Each January I renew my subscription to Ancestry.com. This year my annual fee increased by nearly 30 percent. However, two additional tools were incorporated into my Worldwide subscription: full access to Fold3.com (the web’s premier collection of original military records) and also newspapers.com (digital access to 2,200 U.S. Newspapers dating from 1700 to current day). And, I really liked the integration of features, options, and navigation across all of the tools now at my fingertips. The user experience was consistently good, so little to no learning curve needed to adapt to and navigate between applications. So naturally, with these new tools and toys in my research and documentation wheelhouse–along with Findagrave and Family Tree Maker at my disposal–I set out to see what I could discover and ultimately produce into a new and interesting story for this blog post.
The silly story spoke to me…
After creating a search and browsing its results for a few minutes I came across an article from an 1886 Greenville, Pennsylvania Newspaper. The names of the people in the article initially got my interest, then the silly story that unfolded spoke to me and I surmised…”Regardless of the age or era, people will always be people–some rich, some poor, some fashioning their lives through clever and creative choices–and some just making stupid or sad mistakes that prohibit them from moving forward.” The article follows:
A Newspaper Clipping from The Greenville AdvanceArgus, Greenville, PA,
11 March 1886, Page 1
Why Gus Snobberly Failed to Negotiate a Loan
Gus Snobberly make a good appearance on the streets of New York, but most of the time he is really hard up. He often has to borrow a few hundred dollars from his friends to help him pull through, although none of his friends are aware of his distress. He has been in the habit of sending flowers to his lady friends, and this has been a heavy tax on his feeble finances. He mentioned his embarrassment to the florist from whom he has been purchasing his floral tributes. The latter said:
“Mr. Snobberly, I think I can suggest a plan to help you over the difficulty. You can get your flowers regularly and not pay any cash for them.”
“Let’s have it.”
“You wear a good many fine clothes, but you don’t wear them entirely out– We are about of a size. Don’t you catch on?”
“That’s a splendid idea. You will save money and so will I.”
The arrangement was kept up from some time to the mutual satisfaction of both the contracting parties.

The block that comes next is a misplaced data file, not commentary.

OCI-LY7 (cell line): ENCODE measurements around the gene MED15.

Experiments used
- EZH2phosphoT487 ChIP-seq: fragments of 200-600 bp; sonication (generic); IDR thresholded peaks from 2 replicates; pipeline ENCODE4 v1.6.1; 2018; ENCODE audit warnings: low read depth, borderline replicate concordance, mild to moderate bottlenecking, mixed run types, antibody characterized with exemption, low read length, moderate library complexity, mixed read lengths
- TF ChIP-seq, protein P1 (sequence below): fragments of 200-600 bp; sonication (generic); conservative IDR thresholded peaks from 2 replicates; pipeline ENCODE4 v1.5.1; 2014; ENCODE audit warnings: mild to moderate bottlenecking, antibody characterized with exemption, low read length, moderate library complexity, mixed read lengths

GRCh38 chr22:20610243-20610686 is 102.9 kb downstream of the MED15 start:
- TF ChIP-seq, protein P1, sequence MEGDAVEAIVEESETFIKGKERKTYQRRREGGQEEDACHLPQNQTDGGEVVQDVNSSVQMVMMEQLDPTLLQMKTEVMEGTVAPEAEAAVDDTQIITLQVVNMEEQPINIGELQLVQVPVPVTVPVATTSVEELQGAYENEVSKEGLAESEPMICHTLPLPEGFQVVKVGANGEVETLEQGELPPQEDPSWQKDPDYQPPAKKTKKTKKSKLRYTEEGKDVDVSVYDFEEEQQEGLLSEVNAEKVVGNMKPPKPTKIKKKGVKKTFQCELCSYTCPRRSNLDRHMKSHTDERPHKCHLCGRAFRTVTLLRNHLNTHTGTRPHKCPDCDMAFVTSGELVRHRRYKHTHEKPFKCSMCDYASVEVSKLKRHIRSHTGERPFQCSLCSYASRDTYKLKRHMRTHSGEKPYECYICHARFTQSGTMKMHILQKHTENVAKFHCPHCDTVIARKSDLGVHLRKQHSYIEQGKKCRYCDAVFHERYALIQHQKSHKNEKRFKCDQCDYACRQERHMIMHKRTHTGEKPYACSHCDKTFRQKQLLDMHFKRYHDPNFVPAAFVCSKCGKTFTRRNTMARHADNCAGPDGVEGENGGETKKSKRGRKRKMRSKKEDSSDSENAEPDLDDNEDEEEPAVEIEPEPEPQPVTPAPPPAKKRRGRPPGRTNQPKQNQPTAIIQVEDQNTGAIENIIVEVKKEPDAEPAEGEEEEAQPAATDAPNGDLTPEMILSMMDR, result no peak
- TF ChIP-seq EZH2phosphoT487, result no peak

One day Gus sent a beautiful bouquet which he had just received from the florist to a married lady living on Fifth avenue, Mrs. Montgomery Chamwhooper, with whose husband, Sam Clamwhooper, he was on very friendly terms. Gus’ object was to take Clamwhooper for a hundred dollars or so, hence the floral tribute to Mrs.Clamwhooper.
That same evening Gus called at the Clamwhooper mansion. Mr. Clamwhooper was at home, but he received Gus with freezing dignity.
“What’s the matter” asked Gus, “got the toothache?”
“No sire, I’ve not got the toothache; but I’m very much disgusted, to say nauseated, with your conduct in sending my wife the bouquet.”
“But, my dear fellow, I’ve often sent your wife bouquets, and you never raised any objections.”
“I don’t object to any gentleman, who is my friend, sending my wife a bouquet, but I do object to you sending her notes in the bouquet.”
“Note! I didn’t put a note in the bouquet. “Twasn’t me.” “I’ll swear to goodness it wasn’t me!” howled Gus.
“Here, sir, is the note that was in the bouquet,” said Clamwhooper, holding a note under the nose of the bewildered dude. It was in the handwriting of the accommodating florist.
“Please send me that pair of stockings you promised me. How do you like these flowers?”
“That’s a pretty note to send a lady. If I didn’t think you were drunk when you wrote it, I’d twist your nose for you.”
Mrs. Clamwhooper stuffed her handkerchief in her mouth and turned away to conceal her emotion.
Gus got out into the street, but how he got there he doesn’t know. He left his hat and cane in the house.
Next day he called at the office of Clamwhooper and explained the matter in strict confidence, but the latter was never afterwards sufficiently affectionate to justify Gus in attempting to borrow the hundred dollars.